7. Gene, technically you are correct and the courts interpret the phrase “separation of church and state” from the actual meaning of the words in the two religion clauses in the First Amendment. The phrase is a metaphor originally used in Jefferson’s famous letter containing the phrase and used subsequently by other Founders and the courts, including the Supreme Court, as a shorthand phrase to succinctly explain the meaning of the religion clauses in words of as few syllables as possible. For that purpose it is a perfectly-good phrase that is widely used.

    Of course the issues are far more complex than what the phrase explicitly suggests. For example, as you and everyone else well know, there is some accommodation that allows the state to support church schools, so the phrase is, strictly-speaking, untrue. From a separationist viewpoint, some of the accommodation is okay and some crosses the line. Nevertheless, it is perfectly okay to use the phrase in informal discussions, explanations, and journalism about religion-government separation and entanglement. TFN does nothing wrong by using the phrase.

    Please do not use the mendacious Glenn Beck as an example of someone who understands the issue better than us poor, ignorant liberals. When Beck says the words “church and state” are not found in the Constitution to make his specious arguments, he is denying the reality of ANY legal religion-government separation, which of course is nonsense, so he sounds like an idiot to any rational, informed person. I know you know this, so please stop sounding like a prig.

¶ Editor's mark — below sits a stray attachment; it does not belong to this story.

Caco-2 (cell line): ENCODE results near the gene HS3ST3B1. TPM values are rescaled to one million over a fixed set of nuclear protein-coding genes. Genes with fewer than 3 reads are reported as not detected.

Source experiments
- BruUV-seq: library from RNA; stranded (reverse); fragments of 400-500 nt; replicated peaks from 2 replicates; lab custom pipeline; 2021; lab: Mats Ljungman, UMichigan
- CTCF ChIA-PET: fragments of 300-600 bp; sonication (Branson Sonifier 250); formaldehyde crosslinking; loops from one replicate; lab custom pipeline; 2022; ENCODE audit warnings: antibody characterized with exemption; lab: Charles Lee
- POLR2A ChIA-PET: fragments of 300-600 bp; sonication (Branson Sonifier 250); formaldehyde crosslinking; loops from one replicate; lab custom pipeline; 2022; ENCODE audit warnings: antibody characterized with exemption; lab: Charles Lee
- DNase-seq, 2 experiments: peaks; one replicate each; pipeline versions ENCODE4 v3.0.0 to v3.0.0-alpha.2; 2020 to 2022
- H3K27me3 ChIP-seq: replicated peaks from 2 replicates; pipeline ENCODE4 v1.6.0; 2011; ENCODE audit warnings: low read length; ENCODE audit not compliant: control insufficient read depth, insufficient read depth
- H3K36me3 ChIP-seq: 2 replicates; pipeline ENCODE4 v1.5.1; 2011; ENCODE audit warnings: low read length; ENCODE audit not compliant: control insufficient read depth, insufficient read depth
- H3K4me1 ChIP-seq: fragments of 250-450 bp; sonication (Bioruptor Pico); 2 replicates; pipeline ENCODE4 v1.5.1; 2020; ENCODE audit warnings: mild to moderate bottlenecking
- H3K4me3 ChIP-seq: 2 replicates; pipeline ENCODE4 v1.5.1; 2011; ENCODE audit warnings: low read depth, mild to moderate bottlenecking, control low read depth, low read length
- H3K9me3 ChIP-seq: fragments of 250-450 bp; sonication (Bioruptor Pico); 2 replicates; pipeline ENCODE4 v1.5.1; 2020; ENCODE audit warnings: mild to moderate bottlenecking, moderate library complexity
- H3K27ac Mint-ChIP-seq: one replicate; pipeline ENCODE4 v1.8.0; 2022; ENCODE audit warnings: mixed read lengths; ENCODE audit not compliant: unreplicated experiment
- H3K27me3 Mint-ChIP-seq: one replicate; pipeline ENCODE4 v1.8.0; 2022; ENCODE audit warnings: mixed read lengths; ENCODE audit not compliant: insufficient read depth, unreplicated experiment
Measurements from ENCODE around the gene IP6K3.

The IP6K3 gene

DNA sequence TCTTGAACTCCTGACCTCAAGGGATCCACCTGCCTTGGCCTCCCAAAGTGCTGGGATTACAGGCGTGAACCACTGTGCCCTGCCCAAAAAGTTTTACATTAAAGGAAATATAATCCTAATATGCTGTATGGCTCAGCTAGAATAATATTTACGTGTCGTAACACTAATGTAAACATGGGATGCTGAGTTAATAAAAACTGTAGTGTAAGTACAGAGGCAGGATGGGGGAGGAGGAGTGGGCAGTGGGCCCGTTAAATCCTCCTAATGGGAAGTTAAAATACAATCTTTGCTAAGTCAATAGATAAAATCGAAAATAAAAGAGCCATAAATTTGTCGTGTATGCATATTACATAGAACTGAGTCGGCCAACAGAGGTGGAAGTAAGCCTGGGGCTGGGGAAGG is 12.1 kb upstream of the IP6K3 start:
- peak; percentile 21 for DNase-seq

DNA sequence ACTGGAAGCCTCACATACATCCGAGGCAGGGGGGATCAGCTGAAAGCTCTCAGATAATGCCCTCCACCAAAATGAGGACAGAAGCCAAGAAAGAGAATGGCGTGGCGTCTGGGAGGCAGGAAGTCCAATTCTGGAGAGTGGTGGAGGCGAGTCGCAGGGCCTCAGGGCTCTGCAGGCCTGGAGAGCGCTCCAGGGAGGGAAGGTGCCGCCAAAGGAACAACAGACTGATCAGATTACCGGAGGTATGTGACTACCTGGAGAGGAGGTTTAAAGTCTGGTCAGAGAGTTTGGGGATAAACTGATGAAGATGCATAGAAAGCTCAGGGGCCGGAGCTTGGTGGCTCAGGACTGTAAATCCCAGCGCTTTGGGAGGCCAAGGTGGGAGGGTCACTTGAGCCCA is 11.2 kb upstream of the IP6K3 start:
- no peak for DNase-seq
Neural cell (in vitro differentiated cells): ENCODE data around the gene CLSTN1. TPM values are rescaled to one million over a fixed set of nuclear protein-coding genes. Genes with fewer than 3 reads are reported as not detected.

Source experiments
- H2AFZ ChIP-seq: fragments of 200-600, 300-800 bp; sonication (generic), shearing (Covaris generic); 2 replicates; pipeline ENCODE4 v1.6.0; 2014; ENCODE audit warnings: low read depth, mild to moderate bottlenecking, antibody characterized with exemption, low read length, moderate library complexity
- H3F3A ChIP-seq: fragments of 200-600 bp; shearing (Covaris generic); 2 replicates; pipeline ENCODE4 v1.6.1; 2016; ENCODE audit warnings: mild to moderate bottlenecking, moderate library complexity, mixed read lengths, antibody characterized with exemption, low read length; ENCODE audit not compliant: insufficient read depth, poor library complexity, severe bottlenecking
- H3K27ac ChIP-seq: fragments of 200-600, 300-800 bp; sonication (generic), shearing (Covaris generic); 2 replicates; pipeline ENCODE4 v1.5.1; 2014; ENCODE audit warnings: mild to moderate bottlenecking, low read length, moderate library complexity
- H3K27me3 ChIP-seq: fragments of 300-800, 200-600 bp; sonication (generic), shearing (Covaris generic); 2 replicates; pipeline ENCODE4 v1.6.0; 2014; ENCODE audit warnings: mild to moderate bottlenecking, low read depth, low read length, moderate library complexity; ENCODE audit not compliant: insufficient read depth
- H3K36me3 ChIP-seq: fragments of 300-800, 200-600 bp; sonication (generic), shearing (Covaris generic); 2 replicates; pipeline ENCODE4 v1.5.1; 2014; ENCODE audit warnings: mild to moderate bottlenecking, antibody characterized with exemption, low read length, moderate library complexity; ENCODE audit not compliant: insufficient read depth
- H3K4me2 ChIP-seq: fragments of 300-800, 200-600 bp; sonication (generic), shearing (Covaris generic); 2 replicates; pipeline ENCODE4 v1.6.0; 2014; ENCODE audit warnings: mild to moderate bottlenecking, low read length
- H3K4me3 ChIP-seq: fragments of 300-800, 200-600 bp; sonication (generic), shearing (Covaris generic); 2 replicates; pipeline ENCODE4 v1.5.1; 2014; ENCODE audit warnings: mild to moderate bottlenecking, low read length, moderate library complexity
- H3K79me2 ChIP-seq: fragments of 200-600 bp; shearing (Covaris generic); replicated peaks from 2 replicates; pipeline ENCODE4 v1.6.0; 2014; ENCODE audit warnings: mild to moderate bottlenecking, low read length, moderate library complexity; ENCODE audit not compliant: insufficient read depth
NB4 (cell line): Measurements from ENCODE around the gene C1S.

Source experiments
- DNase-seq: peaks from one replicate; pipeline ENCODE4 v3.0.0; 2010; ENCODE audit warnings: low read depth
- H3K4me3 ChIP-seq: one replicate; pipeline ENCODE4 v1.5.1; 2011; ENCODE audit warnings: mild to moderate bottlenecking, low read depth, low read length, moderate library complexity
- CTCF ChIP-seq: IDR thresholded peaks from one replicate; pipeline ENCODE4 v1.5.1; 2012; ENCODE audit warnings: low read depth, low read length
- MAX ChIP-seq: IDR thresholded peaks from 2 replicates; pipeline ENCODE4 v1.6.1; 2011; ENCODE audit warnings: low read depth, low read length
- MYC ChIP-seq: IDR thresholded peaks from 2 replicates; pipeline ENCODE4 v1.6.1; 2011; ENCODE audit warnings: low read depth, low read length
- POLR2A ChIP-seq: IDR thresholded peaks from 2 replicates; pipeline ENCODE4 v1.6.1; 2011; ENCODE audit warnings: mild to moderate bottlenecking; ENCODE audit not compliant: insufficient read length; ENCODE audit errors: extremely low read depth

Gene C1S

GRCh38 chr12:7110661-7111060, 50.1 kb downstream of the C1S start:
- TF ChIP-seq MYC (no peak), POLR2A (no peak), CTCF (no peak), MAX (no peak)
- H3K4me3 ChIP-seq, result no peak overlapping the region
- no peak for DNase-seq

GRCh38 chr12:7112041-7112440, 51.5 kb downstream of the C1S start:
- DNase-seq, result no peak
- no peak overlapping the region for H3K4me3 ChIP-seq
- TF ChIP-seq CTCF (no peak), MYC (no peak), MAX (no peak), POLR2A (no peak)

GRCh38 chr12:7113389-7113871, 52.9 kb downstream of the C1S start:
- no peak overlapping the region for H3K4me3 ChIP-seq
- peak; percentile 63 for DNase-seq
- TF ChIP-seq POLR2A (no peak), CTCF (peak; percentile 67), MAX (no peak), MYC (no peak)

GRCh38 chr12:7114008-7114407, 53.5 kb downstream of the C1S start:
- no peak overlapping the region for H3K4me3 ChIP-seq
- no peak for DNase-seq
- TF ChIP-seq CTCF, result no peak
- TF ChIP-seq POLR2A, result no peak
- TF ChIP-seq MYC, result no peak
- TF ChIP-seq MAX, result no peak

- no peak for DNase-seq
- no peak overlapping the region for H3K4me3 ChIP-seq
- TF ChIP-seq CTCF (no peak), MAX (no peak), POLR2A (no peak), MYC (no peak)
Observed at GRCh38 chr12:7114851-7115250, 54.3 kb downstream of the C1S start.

8. Words mean things. The Constitution is the Supreme law of the land and it is written in plain English with words which mean exactly what they say. To suggest anyone can change the words of the Constitution is absurd. I majored in religion and history, therefore, it is apparently necessary to again point out Thomas Jefferson was not a Founding Father, see Webster’s Dictionary, and had absolutely nothing to do with writing the 1787 Constitution or the 1789 First Amendment. He was in France from 1784 to 1789 and did not report for duty in the Washington administration until March 1790. I wrote the book The Religion Commandments in the Constitution: A Primer in order to frame an argument which debunks the position of Glenn Beck and the right wing by using the Constitution’s wording, as well as to frame the constitutional principle of separation in its terms, in contrast to words which distort what the Constitution specifically says and commands.